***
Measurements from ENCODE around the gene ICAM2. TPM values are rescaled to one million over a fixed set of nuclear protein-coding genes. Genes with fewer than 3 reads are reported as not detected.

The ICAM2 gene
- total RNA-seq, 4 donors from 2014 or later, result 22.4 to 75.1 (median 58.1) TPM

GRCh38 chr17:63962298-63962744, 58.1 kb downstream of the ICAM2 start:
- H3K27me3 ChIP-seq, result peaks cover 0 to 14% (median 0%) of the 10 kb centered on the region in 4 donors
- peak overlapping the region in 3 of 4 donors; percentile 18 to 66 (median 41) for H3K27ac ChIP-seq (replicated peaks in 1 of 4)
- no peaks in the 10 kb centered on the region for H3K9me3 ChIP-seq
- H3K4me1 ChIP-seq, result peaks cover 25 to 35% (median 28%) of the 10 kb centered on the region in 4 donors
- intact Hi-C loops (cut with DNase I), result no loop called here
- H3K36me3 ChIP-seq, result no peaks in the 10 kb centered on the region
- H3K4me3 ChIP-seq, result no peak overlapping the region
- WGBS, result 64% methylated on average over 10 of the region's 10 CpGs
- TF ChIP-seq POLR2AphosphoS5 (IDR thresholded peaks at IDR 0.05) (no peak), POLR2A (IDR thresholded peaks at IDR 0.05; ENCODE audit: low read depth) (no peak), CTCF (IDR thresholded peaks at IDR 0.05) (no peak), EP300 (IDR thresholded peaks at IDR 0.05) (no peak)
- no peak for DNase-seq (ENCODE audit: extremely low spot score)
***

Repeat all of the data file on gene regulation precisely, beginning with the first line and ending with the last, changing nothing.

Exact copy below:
Measurements from ENCODE around the gene ICAM2. TPM values are rescaled to one million over a fixed set of nuclear protein-coding genes. Genes with fewer than 3 reads are reported as not detected.

The ICAM2 gene
- total RNA-seq, 4 donors from 2014 or later, result 22.4 to 75.1 (median 58.1) TPM

GRCh38 chr17:63962298-63962744, 58.1 kb downstream of the ICAM2 start:
- H3K27me3 ChIP-seq, result peaks cover 0 to 14% (median 0%) of the 10 kb centered on the region in 4 donors
- peak overlapping the region in 3 of 4 donors; percentile 18 to 66 (median 41) for H3K27ac ChIP-seq (replicated peaks in 1 of 4)
- no peaks in the 10 kb centered on the region for H3K9me3 ChIP-seq
- H3K4me1 ChIP-seq, result peaks cover 25 to 35% (median 28%) of the 10 kb centered on the region in 4 donors
- intact Hi-C loops (cut with DNase I), result no loop called here
- H3K36me3 ChIP-seq, result no peaks in the 10 kb centered on the region
- H3K4me3 ChIP-seq, result no peak overlapping the region
- WGBS, result 64% methylated on average over 10 of the region's 10 CpGs
- TF ChIP-seq POLR2AphosphoS5 (IDR thresholded peaks at IDR 0.05) (no peak), POLR2A (IDR thresholded peaks at IDR 0.05; ENCODE audit: low read depth) (no peak), CTCF (IDR thresholded peaks at IDR 0.05) (no peak), EP300 (IDR thresholded peaks at IDR 0.05) (no peak)
- no peak for DNase-seq (ENCODE audit: extremely low spot score)